Links and Captions:

© Photographer: Noe Medrano & buildingcommunity WORKSHOP
Vernessia Garrett's new home she lives in with her family. Completed in summer 2009.
CC: License

© Photographer: Noe Medrano & buildingcommunity WORKSHOP
Pat & Earnest Garrett's new home. Completed in summer 2009.
CC: License

© Photographer: Noe Medrano & buildingcommunity WORKSHOP
Ms. Frankie Boulden's new home, built with restored materials and LEED for Homes Platinum certified. Completed in winter 2008.
CC: License

© Photographer: Noe Medrano & buildingcommunity WORKSHOP
The Holding House, achieved LEED for Homes Gold certification.
CC: License

© Photographer: Noe Medrano & buildingcommunity WORKSHOP
Mr. Fred Bowie's new home, built with materials restored from his original home. Completed in spring 2010.
CC: License

Congo Street perspective
CC: License

Congo Street before revitalization efforts
CC: License

Project Details:
Project Location:Dallas, TX
Date(s): Summer 2001 to Fall 2010
Project Phase: Finalization in construction
Client: Congo Street Residents
User Client: Congo Street Residents
Description and Number of Beneficiaries/Users: Residents of Congo Street are the children and grandchildren of former renters, and witness to multiple generations of a tight-knit community built before 1910. The six resident families in partnership with the Congo Street Green Initiative are Mr. Fred Bowie, Ms. Ella Mae & Vivian Garrett, Frankie & Erica Boulden, Pat & Earnest Garrett, and Vernessia Garrett.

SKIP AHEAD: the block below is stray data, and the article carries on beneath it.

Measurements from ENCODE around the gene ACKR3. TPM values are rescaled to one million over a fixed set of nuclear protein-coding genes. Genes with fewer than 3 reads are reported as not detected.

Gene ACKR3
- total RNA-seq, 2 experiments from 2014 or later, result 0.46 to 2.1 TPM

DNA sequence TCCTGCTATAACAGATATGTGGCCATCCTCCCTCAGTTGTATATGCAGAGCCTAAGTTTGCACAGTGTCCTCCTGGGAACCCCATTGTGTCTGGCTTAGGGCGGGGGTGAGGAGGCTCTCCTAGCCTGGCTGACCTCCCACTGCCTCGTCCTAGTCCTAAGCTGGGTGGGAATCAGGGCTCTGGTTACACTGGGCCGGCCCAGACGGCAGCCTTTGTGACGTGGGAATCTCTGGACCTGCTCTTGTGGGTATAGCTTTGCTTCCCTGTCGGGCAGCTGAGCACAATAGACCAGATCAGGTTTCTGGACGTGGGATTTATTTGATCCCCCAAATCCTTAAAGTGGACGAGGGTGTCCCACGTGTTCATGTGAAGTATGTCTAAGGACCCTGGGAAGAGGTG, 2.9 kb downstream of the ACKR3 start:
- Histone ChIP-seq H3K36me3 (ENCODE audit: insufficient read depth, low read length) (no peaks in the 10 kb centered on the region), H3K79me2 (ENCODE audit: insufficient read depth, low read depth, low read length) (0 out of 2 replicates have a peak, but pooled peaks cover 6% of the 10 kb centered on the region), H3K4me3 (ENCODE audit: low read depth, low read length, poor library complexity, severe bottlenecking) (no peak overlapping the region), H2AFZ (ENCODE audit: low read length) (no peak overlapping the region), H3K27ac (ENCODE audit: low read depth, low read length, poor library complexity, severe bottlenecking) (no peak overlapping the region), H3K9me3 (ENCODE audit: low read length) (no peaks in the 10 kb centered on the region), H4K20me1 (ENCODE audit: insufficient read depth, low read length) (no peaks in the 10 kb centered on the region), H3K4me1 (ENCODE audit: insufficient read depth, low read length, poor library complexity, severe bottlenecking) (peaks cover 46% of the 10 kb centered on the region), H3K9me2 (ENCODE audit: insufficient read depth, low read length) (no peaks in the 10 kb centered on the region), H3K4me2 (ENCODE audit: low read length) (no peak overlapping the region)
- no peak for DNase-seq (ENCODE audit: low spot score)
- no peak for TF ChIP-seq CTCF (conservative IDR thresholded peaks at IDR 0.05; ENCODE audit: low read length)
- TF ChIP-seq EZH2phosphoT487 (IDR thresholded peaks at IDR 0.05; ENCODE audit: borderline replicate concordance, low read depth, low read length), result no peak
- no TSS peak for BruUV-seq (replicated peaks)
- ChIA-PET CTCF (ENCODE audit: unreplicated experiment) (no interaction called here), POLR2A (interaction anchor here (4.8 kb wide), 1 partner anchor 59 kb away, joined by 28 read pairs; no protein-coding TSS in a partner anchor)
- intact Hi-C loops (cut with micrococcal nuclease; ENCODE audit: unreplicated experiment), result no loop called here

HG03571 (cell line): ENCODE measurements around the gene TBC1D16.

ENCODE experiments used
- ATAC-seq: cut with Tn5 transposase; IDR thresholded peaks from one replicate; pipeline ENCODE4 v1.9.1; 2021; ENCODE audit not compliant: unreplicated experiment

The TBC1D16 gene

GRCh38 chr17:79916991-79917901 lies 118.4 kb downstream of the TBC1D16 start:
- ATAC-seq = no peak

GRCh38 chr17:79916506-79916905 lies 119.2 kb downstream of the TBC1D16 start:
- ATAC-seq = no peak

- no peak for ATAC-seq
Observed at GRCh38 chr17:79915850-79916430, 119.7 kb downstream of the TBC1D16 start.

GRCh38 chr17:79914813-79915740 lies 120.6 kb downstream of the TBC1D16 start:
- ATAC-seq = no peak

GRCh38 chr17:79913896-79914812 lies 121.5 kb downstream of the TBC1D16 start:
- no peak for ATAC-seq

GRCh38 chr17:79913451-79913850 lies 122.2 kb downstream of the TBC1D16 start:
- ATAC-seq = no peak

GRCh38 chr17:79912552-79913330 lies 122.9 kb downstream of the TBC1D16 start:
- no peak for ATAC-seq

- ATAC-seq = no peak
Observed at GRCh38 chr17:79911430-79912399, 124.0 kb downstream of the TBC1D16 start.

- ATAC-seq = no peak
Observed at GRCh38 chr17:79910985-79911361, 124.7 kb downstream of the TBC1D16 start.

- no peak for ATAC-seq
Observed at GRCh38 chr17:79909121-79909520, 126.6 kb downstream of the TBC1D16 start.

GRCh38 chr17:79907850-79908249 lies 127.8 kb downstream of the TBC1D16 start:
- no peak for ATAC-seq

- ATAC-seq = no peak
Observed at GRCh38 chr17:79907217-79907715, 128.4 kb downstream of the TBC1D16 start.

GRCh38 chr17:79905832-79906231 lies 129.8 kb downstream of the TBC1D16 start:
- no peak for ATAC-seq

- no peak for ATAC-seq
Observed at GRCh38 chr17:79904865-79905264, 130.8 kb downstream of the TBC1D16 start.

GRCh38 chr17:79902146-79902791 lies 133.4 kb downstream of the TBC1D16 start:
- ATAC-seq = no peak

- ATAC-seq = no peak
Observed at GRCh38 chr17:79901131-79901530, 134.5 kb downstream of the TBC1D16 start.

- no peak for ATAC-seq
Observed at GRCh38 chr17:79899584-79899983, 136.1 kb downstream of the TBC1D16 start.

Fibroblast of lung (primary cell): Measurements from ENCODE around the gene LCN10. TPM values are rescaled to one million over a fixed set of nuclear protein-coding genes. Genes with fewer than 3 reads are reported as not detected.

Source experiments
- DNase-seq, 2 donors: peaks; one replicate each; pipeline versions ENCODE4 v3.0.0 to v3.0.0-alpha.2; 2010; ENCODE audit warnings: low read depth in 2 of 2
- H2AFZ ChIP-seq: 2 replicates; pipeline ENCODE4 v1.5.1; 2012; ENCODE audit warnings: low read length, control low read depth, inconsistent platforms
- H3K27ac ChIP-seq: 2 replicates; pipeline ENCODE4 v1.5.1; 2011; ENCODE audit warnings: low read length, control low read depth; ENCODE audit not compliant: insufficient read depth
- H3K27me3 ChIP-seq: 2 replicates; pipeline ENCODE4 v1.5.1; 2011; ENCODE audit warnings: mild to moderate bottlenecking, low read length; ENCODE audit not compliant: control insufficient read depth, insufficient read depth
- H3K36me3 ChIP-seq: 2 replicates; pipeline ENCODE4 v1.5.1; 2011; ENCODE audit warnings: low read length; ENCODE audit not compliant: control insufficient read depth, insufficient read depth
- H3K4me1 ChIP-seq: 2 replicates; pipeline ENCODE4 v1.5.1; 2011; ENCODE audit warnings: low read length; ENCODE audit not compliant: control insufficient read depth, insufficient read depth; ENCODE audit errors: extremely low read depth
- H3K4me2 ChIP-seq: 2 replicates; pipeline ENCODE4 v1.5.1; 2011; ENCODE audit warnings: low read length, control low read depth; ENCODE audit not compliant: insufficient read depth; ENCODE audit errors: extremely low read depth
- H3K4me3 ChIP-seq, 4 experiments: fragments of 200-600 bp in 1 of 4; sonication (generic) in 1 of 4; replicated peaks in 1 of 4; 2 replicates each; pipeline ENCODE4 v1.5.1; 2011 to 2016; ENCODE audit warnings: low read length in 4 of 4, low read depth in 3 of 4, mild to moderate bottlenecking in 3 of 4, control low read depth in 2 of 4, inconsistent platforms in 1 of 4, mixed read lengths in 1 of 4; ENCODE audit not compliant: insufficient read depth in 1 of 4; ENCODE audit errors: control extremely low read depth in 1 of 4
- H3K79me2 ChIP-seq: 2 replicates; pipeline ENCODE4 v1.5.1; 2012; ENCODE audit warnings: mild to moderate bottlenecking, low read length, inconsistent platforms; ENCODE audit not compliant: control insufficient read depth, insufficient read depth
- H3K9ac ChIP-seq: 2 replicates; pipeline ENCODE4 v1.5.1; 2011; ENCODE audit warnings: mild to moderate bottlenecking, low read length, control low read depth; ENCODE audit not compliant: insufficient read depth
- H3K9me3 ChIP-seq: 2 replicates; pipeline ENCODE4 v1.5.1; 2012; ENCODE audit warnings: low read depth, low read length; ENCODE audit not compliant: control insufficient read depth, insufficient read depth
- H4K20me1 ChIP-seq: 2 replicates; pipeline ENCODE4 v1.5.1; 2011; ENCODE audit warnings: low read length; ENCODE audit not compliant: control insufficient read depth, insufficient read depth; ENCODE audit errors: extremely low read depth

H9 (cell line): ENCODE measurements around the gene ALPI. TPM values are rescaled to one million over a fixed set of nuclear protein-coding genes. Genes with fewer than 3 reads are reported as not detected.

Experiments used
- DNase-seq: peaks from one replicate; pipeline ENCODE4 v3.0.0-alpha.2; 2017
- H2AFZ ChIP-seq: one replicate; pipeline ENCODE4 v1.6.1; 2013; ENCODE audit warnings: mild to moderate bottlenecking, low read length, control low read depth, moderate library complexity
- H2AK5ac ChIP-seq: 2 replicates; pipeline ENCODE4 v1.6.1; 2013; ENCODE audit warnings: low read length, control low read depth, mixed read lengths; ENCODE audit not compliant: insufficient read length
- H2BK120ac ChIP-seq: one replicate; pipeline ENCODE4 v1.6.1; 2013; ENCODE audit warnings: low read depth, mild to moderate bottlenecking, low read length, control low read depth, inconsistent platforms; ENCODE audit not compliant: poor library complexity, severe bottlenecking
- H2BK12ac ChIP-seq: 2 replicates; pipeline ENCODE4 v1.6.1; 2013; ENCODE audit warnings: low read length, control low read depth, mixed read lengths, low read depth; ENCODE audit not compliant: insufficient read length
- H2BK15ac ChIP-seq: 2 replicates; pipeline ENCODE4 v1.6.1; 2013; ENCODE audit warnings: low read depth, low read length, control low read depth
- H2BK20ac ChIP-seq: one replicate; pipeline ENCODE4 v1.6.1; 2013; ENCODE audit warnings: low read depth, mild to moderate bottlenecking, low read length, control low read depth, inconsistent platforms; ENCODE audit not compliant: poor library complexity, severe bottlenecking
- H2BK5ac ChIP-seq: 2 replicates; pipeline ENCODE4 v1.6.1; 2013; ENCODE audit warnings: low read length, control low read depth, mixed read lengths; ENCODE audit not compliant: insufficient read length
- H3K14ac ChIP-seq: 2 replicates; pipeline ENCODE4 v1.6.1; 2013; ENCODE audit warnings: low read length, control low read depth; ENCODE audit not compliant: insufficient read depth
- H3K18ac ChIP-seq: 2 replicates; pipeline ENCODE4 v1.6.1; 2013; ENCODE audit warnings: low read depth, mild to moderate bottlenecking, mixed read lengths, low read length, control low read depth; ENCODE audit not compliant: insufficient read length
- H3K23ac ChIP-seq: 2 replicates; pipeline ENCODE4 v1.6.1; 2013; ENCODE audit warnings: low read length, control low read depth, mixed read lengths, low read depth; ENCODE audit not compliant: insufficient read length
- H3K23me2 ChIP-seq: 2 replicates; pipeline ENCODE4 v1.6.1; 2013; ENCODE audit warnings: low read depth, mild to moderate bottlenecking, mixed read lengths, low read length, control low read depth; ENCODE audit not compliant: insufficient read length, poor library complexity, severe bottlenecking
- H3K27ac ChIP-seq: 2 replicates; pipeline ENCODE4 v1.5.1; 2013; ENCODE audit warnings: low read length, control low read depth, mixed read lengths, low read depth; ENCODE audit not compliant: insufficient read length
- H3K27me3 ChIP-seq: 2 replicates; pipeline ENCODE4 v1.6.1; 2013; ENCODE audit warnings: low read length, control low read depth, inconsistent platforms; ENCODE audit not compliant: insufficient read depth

Major Funding: The Meadows Foundation, The Real Estate Council, Individual Donor, Citi Foundation, City of Dallas
Concept/Lead Architect(s)/Designer(s): Congo Street Residents, Brent Brown, Benje Feehan
Project Architect(s)/Designer(s): Congo Street Residents, Brent Brown, Benje Feehan
Structural Engineers: GSEI, TMBP|CLICK & Associates
Electrical/Mechanical Engineers: N/A
Contractor/Manufacturer: buildingcommunity WORKSHOP
Additional Consultants: Henley Johnston and Associates, Geotech Engineering
Total Cost/Cost per Unit:$50,000 per home


4537 Congo Street
Dallas, Texas
United States


Competition Category Entered

Competition Details

The competition entry ID for this project is 7874.

Project Details

NAME: Congo Street Green Initiative
PROJECT LEAD: Benje Feehan
LOCATION: 4537 Congo Street, Dallas, Texas, United States
START DATE: April 01, 2008
CURRENT PHASE: In construction
COST: $350000 USD (Estimated)
SIZE: 750 sq. ft
PROJECT TYPE: Residential - Single Family
ARCHITECT: Brent Brown
BENEFICIARIES: By fall 2010, project completion will result in the restoration and/or reconstruction of 6 owner-occupied homes along Congo Street in the East Dallas/Fair Park neighborhood of Jubilee Park, directly impacting about 25 people. The hope is to progress pubic policy to advance developments locally, throughout the state, and nationally, to include the Holding House methodology as a socially responsible practice to ensure residents are not displaced, burdened financially, and exposed to disrupted community cohesion during the construction of their new homes.